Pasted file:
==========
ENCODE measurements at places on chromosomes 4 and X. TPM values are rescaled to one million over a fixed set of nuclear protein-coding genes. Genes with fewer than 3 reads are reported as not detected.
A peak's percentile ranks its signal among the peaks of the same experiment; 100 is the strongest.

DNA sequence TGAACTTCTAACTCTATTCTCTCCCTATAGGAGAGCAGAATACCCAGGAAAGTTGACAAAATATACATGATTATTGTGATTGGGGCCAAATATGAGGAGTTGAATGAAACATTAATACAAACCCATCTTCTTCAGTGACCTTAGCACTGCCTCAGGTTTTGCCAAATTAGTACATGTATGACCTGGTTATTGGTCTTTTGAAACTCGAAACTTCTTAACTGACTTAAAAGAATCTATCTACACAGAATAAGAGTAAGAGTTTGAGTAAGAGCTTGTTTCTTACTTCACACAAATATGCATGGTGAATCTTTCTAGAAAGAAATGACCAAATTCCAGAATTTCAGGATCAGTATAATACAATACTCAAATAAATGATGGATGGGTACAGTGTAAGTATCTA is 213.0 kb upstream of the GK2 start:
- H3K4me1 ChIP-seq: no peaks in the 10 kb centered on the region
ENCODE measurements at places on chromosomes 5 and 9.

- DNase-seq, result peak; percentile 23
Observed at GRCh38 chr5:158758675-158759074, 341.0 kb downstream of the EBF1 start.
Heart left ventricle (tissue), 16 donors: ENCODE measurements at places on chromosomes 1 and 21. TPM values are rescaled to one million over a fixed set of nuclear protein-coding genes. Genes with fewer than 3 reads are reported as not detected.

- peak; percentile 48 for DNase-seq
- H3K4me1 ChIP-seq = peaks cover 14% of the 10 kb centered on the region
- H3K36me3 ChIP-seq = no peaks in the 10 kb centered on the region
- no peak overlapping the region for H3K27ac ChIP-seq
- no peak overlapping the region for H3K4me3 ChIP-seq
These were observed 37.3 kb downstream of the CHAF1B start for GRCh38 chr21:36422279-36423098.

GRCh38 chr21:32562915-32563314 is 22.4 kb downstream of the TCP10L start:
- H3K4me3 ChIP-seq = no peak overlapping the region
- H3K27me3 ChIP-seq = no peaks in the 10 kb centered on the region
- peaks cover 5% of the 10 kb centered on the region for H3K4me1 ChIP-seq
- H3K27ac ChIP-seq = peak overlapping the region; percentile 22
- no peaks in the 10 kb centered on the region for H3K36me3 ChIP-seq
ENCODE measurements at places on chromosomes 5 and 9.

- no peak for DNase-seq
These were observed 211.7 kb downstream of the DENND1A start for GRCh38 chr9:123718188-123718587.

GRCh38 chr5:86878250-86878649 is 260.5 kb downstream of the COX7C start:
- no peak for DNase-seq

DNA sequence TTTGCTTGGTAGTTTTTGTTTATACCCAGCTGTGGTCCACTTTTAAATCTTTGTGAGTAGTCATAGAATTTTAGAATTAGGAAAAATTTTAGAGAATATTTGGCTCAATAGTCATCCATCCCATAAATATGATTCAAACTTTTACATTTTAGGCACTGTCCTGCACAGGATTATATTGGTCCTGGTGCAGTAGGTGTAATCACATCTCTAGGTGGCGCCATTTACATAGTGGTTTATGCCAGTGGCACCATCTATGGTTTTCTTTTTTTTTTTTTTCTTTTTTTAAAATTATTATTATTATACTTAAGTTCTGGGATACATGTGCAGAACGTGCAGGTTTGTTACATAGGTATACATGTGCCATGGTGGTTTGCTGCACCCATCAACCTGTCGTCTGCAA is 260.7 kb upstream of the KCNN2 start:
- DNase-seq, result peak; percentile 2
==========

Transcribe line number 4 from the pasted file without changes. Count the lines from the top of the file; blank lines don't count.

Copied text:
- H3K4me1 ChIP-seq: no peaks in the 10 kb centered on the region